A chicken, black holes, the second law of thermodynamics and kittens
The danger of a boundary-breaking, mind boggling, interdisciplinary festival such as Sonic Acts is that you might at some point reach your personal event horizon. The point where you lose grip and dissappear into the darkness. This could be a physical event horizon, like when Clausthome pierces your eardrums, or when Matthijs Munninks Citadels triggers an epileptic seizure. Even more painful is realizing that you've reached your intellectual horizon.
That's what happened to me on the Dark Universe conference friday. I was fine thoughout Gerard 't Hoofts plans for the colonisation of Mars, perfectly understood Pascale Ehrenfreunds lecture on space explorations and the search for the orgins of our solar system. And David Munns made a lot of sense when he talked about the paradigmatic shifts in the history of astronomy.
Also the next speakers Raviv Ganchrow and Honor Harger I could understand without much trouble. Ganchrow showed us his 'listening sites', his recordings and research at diverse sites such as a tunnel, a large radio telescope and the BBC foley studio. Harger talked about dark arts, how artists have sonified and visualized extra terrestrial signals like solar wind. Michael Dosers lecture was quite complicated but I could manage to get the points he was making about the different ways we can look for dark matter and dark energy. Because our eyes can only see a very small range of light waves, we need other means and instruments of looking at the universe.
But then Raphael Bousso started his talk about the world as a hologram. He proposed that black holes are an interesting theoretical tool for testing the laws of nature. But somewhere in his talking about black holes, chickens, fridges, entropy and the second law of thermodaymanics (the one law you really dont want to break according to Bousso) I lost track. Not that he is not a good speaker, quite the opposite, Bousso is very entertaining. He used funny analogies to explain that something called entropy cannot decrease. If you put a chicken in the fridge, the heat of the chicken is moved elsewhere. So when you toss said chicken into a black hole, its entropy would have to go somewhere. But quickly after this, the controversies, laws, theories and their interactions became unintelligible to me. Bousso did obviously realise that he was taking us far into the theoretical unknown and he concurred that "things where worse than just weird". He even used cute cat pictures in an ultimate ironical effort to engage the audience.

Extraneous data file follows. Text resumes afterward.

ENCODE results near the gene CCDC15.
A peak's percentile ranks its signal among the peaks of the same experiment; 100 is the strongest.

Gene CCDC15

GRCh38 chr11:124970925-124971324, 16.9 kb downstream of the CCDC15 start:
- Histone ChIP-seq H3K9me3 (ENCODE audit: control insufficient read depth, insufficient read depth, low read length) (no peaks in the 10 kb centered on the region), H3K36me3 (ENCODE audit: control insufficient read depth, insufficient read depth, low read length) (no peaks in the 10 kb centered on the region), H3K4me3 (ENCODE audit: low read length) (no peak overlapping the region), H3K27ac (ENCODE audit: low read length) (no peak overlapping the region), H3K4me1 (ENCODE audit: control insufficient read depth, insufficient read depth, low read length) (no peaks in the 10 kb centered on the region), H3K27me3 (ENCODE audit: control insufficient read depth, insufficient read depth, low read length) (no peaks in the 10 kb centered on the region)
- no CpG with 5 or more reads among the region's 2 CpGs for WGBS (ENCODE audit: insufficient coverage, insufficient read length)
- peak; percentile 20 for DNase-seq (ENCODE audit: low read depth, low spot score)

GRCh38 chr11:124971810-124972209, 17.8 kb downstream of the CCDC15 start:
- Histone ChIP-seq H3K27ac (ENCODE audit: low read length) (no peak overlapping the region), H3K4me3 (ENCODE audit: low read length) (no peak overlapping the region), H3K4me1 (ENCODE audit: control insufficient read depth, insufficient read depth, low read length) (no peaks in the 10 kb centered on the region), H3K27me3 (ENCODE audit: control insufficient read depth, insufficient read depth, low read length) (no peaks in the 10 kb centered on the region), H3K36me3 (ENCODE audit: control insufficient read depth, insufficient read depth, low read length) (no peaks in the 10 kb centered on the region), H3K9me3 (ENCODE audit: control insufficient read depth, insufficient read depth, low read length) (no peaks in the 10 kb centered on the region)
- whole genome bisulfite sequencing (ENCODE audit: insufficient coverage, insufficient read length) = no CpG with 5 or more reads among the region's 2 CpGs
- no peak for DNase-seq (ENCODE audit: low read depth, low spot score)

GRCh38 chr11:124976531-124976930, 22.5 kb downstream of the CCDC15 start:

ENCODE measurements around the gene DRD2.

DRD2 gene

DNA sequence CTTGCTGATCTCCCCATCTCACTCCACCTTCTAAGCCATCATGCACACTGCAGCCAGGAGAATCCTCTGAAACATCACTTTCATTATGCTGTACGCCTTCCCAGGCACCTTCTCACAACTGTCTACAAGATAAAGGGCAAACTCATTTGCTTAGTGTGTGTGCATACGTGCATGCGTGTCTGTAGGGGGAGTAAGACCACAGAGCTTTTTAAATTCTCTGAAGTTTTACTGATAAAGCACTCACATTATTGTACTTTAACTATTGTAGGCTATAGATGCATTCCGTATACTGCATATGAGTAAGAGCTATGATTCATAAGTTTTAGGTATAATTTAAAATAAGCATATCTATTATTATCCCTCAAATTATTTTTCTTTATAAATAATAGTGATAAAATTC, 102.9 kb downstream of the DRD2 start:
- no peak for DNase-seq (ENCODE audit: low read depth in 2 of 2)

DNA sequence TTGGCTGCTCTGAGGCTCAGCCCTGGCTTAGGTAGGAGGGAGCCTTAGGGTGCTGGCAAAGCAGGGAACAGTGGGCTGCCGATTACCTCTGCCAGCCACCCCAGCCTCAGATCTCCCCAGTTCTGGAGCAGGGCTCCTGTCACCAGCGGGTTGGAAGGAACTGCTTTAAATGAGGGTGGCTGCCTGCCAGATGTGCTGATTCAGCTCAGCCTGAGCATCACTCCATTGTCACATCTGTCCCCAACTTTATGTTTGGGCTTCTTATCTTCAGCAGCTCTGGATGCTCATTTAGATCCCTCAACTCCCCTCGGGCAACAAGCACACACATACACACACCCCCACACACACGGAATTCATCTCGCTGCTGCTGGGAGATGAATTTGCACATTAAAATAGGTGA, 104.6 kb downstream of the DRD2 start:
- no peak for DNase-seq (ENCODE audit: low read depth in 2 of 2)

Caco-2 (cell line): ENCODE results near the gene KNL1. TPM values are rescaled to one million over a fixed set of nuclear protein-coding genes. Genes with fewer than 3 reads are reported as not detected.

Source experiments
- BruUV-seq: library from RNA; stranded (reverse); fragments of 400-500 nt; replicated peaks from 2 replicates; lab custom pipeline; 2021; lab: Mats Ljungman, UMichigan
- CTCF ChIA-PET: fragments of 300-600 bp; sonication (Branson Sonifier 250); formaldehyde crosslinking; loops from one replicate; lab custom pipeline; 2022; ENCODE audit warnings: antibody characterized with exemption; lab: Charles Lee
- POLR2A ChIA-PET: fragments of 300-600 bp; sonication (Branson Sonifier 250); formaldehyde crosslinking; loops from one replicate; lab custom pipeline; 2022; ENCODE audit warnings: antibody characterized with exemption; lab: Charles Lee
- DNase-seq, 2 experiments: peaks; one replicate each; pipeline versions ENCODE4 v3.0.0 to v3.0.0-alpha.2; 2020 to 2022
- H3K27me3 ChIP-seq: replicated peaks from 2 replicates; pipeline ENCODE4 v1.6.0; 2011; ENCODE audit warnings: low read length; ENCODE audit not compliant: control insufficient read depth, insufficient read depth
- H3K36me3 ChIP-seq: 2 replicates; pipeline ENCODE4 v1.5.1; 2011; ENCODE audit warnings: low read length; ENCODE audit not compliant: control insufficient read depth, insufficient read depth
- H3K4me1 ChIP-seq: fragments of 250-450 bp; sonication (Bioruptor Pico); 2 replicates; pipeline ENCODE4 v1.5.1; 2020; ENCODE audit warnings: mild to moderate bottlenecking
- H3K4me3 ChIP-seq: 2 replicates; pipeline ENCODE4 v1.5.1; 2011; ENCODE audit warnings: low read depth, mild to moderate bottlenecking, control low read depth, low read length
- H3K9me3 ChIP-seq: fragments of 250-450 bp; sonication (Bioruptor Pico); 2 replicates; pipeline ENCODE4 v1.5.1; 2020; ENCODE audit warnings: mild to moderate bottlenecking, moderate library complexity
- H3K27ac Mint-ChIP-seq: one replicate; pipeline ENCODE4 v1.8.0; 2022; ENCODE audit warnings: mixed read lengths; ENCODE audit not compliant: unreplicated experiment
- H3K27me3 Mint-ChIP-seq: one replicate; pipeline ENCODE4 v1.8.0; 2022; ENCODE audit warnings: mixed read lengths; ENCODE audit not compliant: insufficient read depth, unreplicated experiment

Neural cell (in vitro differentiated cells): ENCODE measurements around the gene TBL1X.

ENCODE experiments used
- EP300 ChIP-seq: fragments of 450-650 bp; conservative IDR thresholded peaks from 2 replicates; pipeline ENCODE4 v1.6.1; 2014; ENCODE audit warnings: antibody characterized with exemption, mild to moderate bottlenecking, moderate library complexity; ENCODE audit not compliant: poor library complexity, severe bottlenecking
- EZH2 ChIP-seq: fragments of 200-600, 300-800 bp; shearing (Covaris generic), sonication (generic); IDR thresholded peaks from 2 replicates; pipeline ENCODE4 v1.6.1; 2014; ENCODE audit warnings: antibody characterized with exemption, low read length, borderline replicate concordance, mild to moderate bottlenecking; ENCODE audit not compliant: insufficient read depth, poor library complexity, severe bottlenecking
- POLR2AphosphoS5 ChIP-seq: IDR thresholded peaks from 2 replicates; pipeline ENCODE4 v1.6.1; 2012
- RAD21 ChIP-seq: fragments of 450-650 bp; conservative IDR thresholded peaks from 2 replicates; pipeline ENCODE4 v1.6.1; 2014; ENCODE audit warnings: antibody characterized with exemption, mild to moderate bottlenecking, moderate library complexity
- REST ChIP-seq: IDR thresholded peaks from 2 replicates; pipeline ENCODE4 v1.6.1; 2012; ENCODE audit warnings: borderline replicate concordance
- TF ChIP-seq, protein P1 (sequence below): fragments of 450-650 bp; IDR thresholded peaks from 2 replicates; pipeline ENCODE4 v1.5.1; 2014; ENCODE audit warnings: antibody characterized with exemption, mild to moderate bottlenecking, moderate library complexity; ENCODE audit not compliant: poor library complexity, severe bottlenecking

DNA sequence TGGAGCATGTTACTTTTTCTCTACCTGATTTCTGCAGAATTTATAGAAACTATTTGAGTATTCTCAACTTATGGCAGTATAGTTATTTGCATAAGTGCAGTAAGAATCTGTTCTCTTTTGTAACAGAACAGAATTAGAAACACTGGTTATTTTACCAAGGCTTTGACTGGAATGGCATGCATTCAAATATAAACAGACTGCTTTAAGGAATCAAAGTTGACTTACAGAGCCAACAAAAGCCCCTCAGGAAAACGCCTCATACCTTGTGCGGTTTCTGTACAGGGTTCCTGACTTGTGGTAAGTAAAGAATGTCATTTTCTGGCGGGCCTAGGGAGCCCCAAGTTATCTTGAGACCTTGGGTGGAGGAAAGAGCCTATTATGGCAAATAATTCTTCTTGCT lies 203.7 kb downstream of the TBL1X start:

But it was already too late for me. I had passed my intellectual event horizon and could not crawl back out of the black hole if my life depended on it. I remembered the previous speaker, Michael Doser, mentioning that it would be great if we could see long distance radio waves, except our eyes would have to be about 10 meters big. For Bousso's lecture my brain would probably need to expand to similar dimensions.